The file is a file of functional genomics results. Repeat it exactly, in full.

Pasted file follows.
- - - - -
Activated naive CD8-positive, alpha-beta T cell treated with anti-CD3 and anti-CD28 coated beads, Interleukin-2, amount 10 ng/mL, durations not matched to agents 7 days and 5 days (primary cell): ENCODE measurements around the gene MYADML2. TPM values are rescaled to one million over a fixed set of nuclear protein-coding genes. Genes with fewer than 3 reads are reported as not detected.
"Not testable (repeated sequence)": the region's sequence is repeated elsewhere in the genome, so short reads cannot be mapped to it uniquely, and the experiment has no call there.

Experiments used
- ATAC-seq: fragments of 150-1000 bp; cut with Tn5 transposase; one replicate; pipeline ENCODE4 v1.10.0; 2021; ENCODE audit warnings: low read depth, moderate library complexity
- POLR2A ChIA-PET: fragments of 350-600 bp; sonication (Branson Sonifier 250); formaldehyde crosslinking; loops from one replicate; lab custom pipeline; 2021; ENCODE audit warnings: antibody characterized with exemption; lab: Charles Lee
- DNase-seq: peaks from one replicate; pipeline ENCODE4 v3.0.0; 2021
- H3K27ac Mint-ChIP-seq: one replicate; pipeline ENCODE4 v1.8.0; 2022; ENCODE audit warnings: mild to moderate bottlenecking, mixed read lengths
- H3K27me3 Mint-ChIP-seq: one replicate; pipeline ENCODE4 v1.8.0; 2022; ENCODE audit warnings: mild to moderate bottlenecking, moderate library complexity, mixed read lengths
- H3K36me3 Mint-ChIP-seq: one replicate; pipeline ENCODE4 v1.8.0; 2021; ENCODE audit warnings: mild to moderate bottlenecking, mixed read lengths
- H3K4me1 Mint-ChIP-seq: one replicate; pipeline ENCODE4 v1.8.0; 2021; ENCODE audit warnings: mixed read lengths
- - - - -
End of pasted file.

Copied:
Activated naive CD8-positive, alpha-beta T cell treated with anti-CD3 and anti-CD28 coated beads, Interleukin-2, amount 10 ng/mL, durations not matched to agents 7 days and 5 days (primary cell): ENCODE measurements around the gene MYADML2. TPM values are rescaled to one million over a fixed set of nuclear protein-coding genes. Genes with fewer than 3 reads are reported as not detected.
"Not testable (repeated sequence)": the region's sequence is repeated elsewhere in the genome, so short reads cannot be mapped to it uniquely, and the experiment has no call there.

Experiments used
- ATAC-seq: fragments of 150-1000 bp; cut with Tn5 transposase; one replicate; pipeline ENCODE4 v1.10.0; 2021; ENCODE audit warnings: low read depth, moderate library complexity
- POLR2A ChIA-PET: fragments of 350-600 bp; sonication (Branson Sonifier 250); formaldehyde crosslinking; loops from one replicate; lab custom pipeline; 2021; ENCODE audit warnings: antibody characterized with exemption; lab: Charles Lee
- DNase-seq: peaks from one replicate; pipeline ENCODE4 v3.0.0; 2021
- H3K27ac Mint-ChIP-seq: one replicate; pipeline ENCODE4 v1.8.0; 2022; ENCODE audit warnings: mild to moderate bottlenecking, mixed read lengths
- H3K27me3 Mint-ChIP-seq: one replicate; pipeline ENCODE4 v1.8.0; 2022; ENCODE audit warnings: mild to moderate bottlenecking, moderate library complexity, mixed read lengths
- H3K36me3 Mint-ChIP-seq: one replicate; pipeline ENCODE4 v1.8.0; 2021; ENCODE audit warnings: mild to moderate bottlenecking, mixed read lengths
- H3K4me1 Mint-ChIP-seq: one replicate; pipeline ENCODE4 v1.8.0; 2021; ENCODE audit warnings: mixed read lengths